ICANN (International Corporation for Assigned Names and Numbers) has said that auctions will be used if two organisations vying for the right to a gTLD are tied on other grounds.
ICANN announced earlier this summer that it would no longer limit the number of gTLDs to 21, and that almost any word or phrase could be registered as a domain.
The move has been condemned as a "nightmare" for brand owners because many will feel compelled to buy their brand's name at each of numerous new TLDs expected to appear.
ICANN's announcement that auctions will settle disputes over who will have the right to register words as domains is likely to be just as controversial.
The body announced in June that anyone can register any word as a TLD as long as it meets four conditions. "It must respect prior rights and marks, it mustn't be confusingly similar to any existing TLD, for example a .KOM would be too close to a .COM, if it represents a community, it must be with the full agreement of that community, and it must respect morality and public order," said ICANN chairman Peter Dengate Thrush at the time of the announcement.
If two applications are tied then ICANN has now said it would use an auction to determine who wins the right to own the domain.
"ICANN intends to use auctions in the new gTLD process as a tie-breaking mechanism, not the primary allocation mechanism, for the resolution of string contention among competing new gTLD applicants for identical or similar strings," said a consultation document discussing the move. "Auction would be the final means of settling any contention cases that have not been resolved at any of the previous stages in the process."
A report produced by consultancy Power Auctions said that a four year old paper produced by the Organisation for Economic Cooperation and Development (OECD) had backed auctions as the most efficient way to distribute domains.
"On balance the economic arguments favour the use of auctions in some form, where scarcity exists, in relation to the goals set by ICANN for allocation procedures," said that report. "They are particularly strong in relation to allocation decisions concerning to existing resources and where a ‘tie-breaker’ is needed during a comparative selection procedure for a new resource. In all cases, the best elements of comparative selection procedures could still be incorporated, at a prequalification stage for registries, using straightforward, transparent, and objective procedures that preserve the stability of the Internet."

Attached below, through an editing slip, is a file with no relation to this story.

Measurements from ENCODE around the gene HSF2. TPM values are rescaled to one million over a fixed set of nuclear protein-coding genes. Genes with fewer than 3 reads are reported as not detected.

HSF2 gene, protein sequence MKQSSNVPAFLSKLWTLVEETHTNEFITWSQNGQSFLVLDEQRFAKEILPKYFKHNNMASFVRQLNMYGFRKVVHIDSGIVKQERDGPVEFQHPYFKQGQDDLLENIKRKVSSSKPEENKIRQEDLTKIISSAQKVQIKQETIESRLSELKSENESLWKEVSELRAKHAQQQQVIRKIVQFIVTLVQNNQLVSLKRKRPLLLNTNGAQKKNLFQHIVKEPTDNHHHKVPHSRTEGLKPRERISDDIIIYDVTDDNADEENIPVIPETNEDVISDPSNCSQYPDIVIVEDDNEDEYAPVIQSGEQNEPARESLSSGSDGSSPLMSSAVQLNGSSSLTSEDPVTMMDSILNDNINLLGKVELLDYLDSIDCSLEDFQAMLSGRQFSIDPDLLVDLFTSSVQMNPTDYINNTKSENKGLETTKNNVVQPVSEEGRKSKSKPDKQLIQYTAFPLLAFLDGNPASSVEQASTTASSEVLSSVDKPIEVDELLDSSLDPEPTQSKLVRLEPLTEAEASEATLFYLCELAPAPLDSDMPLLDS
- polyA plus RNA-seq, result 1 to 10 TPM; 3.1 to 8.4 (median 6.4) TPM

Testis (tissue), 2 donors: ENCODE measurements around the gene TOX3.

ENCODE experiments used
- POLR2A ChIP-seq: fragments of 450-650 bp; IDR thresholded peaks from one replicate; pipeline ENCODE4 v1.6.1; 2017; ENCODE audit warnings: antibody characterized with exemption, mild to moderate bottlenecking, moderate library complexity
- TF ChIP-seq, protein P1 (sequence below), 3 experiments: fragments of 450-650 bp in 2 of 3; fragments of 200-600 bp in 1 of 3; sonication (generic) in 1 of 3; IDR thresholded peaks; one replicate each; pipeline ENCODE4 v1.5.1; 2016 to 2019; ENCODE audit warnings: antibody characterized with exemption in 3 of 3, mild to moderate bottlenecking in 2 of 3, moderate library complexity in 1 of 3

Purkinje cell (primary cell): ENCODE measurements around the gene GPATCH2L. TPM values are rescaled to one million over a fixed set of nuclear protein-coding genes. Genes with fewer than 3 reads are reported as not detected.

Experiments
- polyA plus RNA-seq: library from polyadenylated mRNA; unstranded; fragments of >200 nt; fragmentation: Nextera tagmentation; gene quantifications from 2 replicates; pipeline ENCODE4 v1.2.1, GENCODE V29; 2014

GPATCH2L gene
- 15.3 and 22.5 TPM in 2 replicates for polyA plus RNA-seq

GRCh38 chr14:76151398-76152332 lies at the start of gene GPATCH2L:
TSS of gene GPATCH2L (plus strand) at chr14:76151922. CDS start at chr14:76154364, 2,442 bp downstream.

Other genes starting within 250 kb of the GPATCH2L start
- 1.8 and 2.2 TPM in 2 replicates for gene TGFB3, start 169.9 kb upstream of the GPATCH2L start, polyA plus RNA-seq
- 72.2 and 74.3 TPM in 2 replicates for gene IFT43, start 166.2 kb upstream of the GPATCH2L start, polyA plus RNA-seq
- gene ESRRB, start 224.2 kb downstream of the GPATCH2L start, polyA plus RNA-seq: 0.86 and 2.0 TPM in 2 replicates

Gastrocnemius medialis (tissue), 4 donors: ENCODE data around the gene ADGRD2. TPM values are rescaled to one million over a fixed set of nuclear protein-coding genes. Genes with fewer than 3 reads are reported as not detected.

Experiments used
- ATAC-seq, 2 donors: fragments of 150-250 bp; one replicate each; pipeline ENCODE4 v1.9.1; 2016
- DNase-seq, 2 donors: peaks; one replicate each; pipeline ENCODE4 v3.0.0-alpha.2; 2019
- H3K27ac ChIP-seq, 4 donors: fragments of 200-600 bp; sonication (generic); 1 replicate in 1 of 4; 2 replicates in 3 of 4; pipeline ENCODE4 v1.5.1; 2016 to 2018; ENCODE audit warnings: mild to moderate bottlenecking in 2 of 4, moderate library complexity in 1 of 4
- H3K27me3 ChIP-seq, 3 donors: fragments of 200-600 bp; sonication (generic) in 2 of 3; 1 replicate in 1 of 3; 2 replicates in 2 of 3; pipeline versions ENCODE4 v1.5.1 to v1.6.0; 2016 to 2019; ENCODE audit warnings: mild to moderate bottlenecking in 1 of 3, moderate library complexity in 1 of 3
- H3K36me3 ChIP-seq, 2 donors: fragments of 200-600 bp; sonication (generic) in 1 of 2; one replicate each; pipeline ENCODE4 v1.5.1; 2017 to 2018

In its report, Power Auctions argued that auctions help to attach the correct value to domains. "Auctions are well suited to accomplishing the goal of allocative efficiency: putting scarce resources into the hands of those who value them the most," said the report. "As such, the results of auctions tend to create greater social value than alternative allocation mechanisms."
In order to ensure fairness, the report also proposed a system of handicaps in favour of some kinds of applicants.
"Various devices can be considered for favoring disadvantaged bidders in an auction," it said. "For example, a 25% bidding credit could be offered to community-based bidders whose community is located primarily in least-developed countries: a $300,000 bid from such a bidder would be viewed as equivalent to a $400,000 bid from a wealthy country."